One of my favorite activities to attend when the world first re-opened in the summer of 2021 was Joe Swanberg’s Secret Screenings at Chicago’s Davis Theater. If you aren’t familiar with Swanberg, he’s perhaps best known for being a mumblecore pioneer — the low-rent indie film genre that emphasized language and small-scale human drama — but he’s also a prolific actor and producer and he loves Chicago, specifically his neighborhood of Lincoln Square, where the Davis is housed.
His secret screenings are exactly what they sound like: you buy a ticket solely knowing you’ll get to watch a film wouldn’t be possible to see otherwise. (I’ve previously written about a few of his prior screenings, including DETENTION). If you can attend, he has one more secret screening at the Davis on April 9th, and the writer/director will be present for a post-film Q&A. (Swanberg knows how to moderate these things, so it’ll be a quality Q&A!)
His first secret screening of 2022 was of Sundance darling HATCHING, a Finnish coming-of-age horror film from director Hanna Bergholm and writer Ilja Rautsi about Tinja (Siiri Solalinna), a gymnast teen with a monstrous social media-obsessed mother (a wicked Sophia Heikkilä), one who would rather break the neck of a raven that literally shatters the trappings of the family home as opposed to letting it free. Tinja later finds the crippled creature, puts it out of its misery, then sees a sole egg from the raven’s nest and decides to tend to it. Matters escalate in a brilliant way that explores puberty and terrible mothers.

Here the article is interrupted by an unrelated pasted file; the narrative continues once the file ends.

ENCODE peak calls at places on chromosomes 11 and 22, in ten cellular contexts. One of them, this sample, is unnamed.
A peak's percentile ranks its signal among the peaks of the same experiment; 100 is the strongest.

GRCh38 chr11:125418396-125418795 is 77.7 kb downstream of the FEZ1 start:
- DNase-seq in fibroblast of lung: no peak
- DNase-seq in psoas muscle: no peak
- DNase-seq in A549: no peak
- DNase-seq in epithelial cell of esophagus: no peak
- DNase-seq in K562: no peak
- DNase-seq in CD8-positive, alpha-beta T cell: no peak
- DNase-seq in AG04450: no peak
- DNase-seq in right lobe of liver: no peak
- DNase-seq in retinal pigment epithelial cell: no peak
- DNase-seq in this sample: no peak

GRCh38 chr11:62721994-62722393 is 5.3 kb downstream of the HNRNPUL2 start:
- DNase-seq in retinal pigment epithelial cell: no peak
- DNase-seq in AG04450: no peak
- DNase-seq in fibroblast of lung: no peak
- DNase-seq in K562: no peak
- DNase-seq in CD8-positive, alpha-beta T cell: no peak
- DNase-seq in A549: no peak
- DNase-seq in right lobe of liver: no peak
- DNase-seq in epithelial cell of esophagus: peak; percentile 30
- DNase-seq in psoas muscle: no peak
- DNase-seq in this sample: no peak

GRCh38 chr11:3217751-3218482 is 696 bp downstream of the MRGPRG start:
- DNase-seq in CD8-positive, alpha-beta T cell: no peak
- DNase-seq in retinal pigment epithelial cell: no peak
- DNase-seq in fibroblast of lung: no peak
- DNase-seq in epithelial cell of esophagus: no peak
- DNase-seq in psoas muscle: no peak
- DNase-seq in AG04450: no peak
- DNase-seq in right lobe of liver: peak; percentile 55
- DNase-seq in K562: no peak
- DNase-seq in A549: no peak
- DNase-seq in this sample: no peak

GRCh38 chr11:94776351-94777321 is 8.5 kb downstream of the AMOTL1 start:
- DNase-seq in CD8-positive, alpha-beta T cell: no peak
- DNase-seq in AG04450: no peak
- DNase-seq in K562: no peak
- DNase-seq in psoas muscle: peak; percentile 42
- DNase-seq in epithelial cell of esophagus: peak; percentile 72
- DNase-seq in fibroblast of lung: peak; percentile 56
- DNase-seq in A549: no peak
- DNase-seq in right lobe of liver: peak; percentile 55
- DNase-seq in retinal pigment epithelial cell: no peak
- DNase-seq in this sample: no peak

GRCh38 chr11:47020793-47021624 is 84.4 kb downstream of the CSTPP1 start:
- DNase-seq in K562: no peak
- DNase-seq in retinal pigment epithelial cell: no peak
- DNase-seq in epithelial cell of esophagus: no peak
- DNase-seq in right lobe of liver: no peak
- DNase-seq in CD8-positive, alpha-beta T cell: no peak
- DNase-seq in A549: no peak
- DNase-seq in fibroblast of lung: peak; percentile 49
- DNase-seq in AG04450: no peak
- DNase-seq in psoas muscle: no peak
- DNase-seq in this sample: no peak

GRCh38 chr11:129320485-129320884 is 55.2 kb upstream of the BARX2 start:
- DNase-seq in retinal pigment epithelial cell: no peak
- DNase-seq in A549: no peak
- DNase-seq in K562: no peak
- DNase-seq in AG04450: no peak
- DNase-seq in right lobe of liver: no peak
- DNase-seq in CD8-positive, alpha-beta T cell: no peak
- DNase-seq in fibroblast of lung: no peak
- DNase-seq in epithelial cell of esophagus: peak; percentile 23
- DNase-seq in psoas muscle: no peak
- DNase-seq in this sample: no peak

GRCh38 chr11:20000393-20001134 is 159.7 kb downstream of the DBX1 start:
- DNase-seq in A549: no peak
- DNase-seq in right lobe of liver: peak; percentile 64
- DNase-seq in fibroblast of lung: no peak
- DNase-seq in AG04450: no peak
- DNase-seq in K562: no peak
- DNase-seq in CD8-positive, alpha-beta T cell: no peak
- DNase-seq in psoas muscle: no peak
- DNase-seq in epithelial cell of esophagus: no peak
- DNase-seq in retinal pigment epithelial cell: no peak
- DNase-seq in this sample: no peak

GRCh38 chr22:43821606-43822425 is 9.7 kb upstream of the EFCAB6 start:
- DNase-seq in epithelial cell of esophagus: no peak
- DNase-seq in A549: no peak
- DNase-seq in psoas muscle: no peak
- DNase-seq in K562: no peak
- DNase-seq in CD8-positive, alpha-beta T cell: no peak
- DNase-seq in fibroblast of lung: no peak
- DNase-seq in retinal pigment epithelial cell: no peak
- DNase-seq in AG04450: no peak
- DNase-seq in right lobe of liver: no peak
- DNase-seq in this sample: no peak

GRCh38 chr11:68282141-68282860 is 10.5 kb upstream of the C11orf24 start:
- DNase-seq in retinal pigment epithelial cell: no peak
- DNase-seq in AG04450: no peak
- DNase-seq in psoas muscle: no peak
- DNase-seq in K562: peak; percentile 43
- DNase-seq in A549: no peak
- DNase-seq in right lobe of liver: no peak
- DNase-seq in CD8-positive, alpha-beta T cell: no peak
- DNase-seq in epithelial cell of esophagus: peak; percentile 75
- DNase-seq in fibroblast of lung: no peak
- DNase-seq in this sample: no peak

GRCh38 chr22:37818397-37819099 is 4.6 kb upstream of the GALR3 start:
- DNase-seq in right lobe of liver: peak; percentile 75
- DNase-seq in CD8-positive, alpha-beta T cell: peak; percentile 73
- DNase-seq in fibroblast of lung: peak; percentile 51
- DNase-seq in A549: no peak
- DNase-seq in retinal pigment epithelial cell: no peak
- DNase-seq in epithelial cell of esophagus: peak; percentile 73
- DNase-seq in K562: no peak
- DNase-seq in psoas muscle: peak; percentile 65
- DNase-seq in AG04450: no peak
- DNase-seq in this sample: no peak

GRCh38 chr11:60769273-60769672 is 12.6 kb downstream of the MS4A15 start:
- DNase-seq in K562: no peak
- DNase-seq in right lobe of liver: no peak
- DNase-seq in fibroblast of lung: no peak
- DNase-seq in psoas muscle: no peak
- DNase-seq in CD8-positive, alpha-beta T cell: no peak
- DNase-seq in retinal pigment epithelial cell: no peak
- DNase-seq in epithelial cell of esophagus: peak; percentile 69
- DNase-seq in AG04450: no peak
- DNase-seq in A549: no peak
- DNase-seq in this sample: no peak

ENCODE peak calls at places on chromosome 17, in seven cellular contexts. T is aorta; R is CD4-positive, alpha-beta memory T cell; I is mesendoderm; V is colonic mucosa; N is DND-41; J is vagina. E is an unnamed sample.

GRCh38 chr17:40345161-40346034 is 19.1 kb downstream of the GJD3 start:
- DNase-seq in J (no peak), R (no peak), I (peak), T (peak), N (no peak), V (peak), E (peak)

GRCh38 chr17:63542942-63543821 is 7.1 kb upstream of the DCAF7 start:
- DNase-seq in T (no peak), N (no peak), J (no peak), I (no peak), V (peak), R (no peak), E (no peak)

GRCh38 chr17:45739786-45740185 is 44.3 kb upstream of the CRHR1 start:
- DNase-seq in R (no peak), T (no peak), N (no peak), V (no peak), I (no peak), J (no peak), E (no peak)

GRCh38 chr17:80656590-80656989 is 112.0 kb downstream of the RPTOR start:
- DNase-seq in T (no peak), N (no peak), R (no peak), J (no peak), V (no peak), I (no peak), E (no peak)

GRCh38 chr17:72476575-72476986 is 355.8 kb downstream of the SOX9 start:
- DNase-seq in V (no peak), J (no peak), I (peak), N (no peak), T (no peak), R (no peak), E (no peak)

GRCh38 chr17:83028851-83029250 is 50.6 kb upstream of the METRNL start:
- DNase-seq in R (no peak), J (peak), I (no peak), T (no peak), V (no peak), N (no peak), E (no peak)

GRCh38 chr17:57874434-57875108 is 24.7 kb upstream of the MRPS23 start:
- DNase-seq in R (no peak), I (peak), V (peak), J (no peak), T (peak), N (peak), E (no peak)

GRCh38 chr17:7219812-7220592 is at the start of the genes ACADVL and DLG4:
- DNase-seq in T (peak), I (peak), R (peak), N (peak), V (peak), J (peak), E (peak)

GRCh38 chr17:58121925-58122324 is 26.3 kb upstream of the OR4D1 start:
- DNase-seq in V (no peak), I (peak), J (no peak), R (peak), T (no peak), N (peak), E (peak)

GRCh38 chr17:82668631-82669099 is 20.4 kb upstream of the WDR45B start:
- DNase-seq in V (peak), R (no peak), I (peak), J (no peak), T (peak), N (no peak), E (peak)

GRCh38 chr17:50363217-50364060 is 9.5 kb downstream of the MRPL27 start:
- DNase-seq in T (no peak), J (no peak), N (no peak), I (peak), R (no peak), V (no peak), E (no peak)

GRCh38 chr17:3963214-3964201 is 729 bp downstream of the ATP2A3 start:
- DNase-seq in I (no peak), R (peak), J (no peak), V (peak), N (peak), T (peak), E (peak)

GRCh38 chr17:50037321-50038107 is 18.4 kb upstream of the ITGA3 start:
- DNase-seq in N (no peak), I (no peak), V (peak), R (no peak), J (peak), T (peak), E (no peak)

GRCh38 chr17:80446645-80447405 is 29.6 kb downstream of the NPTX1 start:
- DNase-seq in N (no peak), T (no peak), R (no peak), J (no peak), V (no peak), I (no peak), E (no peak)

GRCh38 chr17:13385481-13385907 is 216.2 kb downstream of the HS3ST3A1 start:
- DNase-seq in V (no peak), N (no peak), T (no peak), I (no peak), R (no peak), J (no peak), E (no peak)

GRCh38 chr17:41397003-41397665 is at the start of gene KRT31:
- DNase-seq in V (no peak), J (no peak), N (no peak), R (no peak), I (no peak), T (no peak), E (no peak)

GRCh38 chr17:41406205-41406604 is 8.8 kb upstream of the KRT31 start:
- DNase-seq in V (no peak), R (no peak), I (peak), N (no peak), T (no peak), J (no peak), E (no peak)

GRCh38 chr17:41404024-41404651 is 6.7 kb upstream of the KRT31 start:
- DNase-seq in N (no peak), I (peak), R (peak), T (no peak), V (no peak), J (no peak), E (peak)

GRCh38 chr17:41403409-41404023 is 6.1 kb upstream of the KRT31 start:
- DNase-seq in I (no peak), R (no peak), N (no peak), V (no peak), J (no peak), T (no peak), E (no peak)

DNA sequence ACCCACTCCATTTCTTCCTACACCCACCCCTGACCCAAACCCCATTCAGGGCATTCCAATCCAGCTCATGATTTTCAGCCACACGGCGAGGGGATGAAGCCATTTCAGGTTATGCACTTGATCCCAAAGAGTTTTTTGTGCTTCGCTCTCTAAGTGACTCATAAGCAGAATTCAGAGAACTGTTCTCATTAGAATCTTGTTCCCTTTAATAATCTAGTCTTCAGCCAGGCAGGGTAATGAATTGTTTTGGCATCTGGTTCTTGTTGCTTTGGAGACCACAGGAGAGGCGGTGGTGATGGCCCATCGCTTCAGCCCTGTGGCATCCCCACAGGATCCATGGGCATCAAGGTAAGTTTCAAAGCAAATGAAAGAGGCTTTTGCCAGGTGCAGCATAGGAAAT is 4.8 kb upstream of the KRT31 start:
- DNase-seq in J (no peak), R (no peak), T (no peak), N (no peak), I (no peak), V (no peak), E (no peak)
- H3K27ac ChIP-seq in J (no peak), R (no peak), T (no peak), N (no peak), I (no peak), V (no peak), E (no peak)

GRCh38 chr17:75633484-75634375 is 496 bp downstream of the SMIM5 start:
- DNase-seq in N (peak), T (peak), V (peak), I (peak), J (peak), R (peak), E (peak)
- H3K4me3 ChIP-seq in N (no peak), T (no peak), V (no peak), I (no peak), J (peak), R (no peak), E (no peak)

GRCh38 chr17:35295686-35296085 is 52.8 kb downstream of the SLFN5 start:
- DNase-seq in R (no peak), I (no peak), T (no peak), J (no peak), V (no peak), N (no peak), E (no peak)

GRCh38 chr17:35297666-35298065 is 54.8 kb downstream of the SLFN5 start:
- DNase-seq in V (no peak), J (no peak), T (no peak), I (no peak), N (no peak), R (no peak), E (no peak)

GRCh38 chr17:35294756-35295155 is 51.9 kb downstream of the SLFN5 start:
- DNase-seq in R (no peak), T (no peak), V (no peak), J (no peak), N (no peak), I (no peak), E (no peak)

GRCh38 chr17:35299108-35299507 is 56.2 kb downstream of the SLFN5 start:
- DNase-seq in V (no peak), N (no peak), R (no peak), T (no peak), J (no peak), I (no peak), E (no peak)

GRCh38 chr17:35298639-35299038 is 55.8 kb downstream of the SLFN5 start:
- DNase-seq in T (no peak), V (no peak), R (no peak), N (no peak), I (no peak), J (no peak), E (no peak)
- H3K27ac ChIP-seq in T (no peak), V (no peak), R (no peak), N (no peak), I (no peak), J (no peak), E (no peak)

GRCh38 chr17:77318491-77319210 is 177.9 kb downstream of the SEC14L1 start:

Trust me, the less you know about the rest is best, but it’s a thrilling, wild, disgusting, intense ride. It’s a film that would make a great late-night double-feature with GINGER SNAPS.
I’d like to digress a bit from the film though, solely to discuss horror and bodies, as HATCHING — more than any other film I’ve seen in some time — scrutinizes physicality. Horror, perhaps more than any other genre than action, relies on people’s bodies being thrown around, either self-imposed or done by others. As someone who was infatuated with tumbling, bar work, and gymnastics in general as a youth, you’re repeatedly told to trust yourself, to get over your fears, to think of your appendages as tools; you specifically toss yourself around like an object for the amusement — or bemusement — of others. I look back and am shocked at the acts I put my body through, for no goddamn good reason apart from the fact that it felt good and it was expected.
I was not a gifted gymnast and, similarly, HATCHING’s Tinja is not a gifted gymnast, but unlike her, I was never pressured by a desperate mother to pursue it. It was just an extracurricular I latched onto.
I can’t imagine putting myself through those routines now as I’m too old and creaky, but I do miss it. That feeling is much what horror films capture and encapsulate: the thrill of youthfully putting yourself in perilous situations, of exploiting the belief of immortality of the young which is, at least in most horror films, often then cut short; victims of hubris, of launching themselves too high towards the sky and failing to stick the landing.
(As usual, including a trailer, but probably best to stay away if you have any interest in the film.)